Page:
Assessment of patient reported outcomes for closed incision negative pressure therapy with wide-coverage dressings in simple mastectomy and immediate breast reduction

Benjamin Baker, Andrew Pieri
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Introduction

Closed incision negative pressure therapy (ciNPT) is an increasingly widespread method of managing the healing surgical incision, particularly after surgeries with high risk of postoperative complication. Recently, this approach can be paired with a new dressing configuration that covers the incision and a broader area of peri-incisional tissues, which has been used effectively in multiple surgery types and anatomical areas. In our hospital, ciNPT with wide-coverage dressings* has been integrated into the postoperative protocol following simple mastectomy (SM) or skin-sparing mastectomy with immediate implant-based reconstruction (IBR), covering the incision and entire breast. The aim of this study is to retrospectively assess the patient-reported outcomes of this new protocol.


Methods:


Patients included in the study underwent SM or skin-sparing mastectomy with immediate IBR for breast cancer. When necessary, axillary surgery was completed simultaneously. In the operating room, ciNPT with wide-coverage dressings were placed over the entire breast,  and set to -125 mmHg negative pressure for 14 days. On postoperative day 14, the dressings were removed, and patients were asked to complete the validated Wound-Q™ suction device scale consisting of 9 items. Scores were summed and converted to equivalent Rasch transformed Q scores from 0-100. Additional wound experience questions were asked, alongside space for free text comments. The patients also recorded their satisfaction rating on a Likert scale ranging 1-5.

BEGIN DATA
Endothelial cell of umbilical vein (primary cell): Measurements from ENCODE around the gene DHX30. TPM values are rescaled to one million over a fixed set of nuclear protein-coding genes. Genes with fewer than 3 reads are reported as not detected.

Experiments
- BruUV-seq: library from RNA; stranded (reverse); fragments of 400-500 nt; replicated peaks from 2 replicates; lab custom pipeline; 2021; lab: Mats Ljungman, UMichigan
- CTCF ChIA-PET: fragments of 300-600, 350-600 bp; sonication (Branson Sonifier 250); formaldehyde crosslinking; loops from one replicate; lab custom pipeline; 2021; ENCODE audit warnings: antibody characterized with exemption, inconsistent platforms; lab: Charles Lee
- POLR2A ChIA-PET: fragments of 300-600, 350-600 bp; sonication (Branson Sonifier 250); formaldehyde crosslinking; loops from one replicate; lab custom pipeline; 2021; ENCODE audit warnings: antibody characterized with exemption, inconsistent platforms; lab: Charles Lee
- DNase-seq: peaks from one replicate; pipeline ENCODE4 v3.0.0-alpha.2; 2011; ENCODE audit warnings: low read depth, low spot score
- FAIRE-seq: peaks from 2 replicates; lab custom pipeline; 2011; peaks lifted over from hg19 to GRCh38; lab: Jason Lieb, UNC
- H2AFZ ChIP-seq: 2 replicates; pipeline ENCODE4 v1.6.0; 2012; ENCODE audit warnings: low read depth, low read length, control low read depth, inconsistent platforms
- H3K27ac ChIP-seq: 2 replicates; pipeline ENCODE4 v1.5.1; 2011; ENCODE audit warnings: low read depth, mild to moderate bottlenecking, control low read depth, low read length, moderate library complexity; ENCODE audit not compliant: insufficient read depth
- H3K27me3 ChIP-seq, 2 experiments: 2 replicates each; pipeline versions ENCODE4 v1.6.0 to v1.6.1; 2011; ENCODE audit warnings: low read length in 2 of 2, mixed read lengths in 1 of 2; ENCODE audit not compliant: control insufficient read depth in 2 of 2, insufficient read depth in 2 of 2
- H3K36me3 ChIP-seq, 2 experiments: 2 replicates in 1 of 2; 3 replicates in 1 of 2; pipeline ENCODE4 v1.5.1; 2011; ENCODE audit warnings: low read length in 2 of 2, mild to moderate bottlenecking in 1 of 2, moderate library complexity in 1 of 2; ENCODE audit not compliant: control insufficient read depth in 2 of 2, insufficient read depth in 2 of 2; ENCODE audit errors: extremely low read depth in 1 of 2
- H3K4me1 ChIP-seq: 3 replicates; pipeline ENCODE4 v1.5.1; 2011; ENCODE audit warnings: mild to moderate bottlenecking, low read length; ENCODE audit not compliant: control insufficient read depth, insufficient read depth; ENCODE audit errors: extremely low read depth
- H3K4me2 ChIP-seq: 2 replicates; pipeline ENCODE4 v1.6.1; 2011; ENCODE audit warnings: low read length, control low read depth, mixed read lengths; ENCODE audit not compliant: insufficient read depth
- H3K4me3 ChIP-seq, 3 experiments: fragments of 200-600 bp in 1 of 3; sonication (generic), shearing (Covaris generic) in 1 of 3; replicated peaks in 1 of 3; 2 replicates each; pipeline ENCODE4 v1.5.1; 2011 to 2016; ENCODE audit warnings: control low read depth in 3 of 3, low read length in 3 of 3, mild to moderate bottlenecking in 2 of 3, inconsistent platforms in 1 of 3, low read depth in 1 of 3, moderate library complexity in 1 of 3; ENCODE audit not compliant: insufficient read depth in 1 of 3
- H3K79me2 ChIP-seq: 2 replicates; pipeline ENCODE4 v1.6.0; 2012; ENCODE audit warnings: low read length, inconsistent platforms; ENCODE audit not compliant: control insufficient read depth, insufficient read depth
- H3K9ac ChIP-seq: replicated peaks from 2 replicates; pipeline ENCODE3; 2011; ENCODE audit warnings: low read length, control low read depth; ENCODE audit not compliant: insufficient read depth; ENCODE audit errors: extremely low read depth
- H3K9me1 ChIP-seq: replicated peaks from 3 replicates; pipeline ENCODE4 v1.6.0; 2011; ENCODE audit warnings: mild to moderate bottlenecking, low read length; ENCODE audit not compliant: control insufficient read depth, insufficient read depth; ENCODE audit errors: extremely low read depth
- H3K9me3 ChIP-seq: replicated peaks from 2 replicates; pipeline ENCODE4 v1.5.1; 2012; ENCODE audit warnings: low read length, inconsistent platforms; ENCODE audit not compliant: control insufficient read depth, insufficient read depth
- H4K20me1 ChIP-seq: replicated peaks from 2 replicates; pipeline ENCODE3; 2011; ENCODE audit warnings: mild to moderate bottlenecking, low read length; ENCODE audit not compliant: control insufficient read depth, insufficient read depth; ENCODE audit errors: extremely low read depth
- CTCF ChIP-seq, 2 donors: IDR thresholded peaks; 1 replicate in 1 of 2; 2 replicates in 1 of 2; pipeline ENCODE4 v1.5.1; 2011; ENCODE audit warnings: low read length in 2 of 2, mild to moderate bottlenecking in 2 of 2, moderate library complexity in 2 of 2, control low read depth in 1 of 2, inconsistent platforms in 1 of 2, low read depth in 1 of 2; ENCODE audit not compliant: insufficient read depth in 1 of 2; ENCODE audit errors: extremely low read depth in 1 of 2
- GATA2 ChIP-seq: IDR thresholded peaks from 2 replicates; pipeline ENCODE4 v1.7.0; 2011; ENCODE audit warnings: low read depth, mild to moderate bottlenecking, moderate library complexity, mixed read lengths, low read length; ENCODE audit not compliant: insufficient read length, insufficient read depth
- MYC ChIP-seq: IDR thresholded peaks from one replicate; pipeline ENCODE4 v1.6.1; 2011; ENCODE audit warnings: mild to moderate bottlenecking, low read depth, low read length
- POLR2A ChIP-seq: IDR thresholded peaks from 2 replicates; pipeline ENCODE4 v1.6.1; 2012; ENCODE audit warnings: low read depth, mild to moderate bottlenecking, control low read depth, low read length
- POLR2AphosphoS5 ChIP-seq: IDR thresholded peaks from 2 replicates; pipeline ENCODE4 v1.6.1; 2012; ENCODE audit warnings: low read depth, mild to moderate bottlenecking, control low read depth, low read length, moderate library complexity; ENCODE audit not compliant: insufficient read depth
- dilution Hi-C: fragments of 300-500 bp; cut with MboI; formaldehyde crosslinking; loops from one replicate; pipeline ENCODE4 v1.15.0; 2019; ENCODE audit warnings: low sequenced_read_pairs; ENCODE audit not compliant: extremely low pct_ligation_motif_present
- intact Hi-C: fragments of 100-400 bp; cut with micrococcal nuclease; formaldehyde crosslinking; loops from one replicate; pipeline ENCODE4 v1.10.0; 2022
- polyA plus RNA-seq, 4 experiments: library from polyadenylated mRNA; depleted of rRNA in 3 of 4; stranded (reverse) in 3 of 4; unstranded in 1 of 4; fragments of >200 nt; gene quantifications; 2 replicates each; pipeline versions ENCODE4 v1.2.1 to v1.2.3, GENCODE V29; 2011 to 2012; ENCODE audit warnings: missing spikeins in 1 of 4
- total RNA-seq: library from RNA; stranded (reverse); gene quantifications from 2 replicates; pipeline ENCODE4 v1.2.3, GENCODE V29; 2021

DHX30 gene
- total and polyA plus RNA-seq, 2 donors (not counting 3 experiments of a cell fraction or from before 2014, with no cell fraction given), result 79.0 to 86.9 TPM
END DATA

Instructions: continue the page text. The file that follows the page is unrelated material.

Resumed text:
Results:

Twenty-five patients participated in the study, including 13 undergoing SM and 12 undergoing IBR. The median age was 62 years (IQR 52-75 years). Patients in the SM group were significantly older (p<0.01). The number of bilateral cases and patients that underwent axillary surgery at the same time were similar between groups. Patients rated the ciNPT device highest on items relating to its function and appearance, and lowest on items relating to the amount of noise it made, sleep, and the ability to perform physical activity when using it. The overall mean score for the combined cohort was 64.8/100. The mean score for patients in the SM group (74.8±19.9) was significantly greater than for the IBR group (53.9±9.6, p<0.01). The mean overall patient satisfaction rating was 3.92/5; 4.0 in the SM group and 3.8 in the IBR group.


Conclusion:

Overall, the dressing was well tolerated by patients, and satisfaction was high. The positive reception of ciNPT with wide coverage dressings supports continued use at our hospital.

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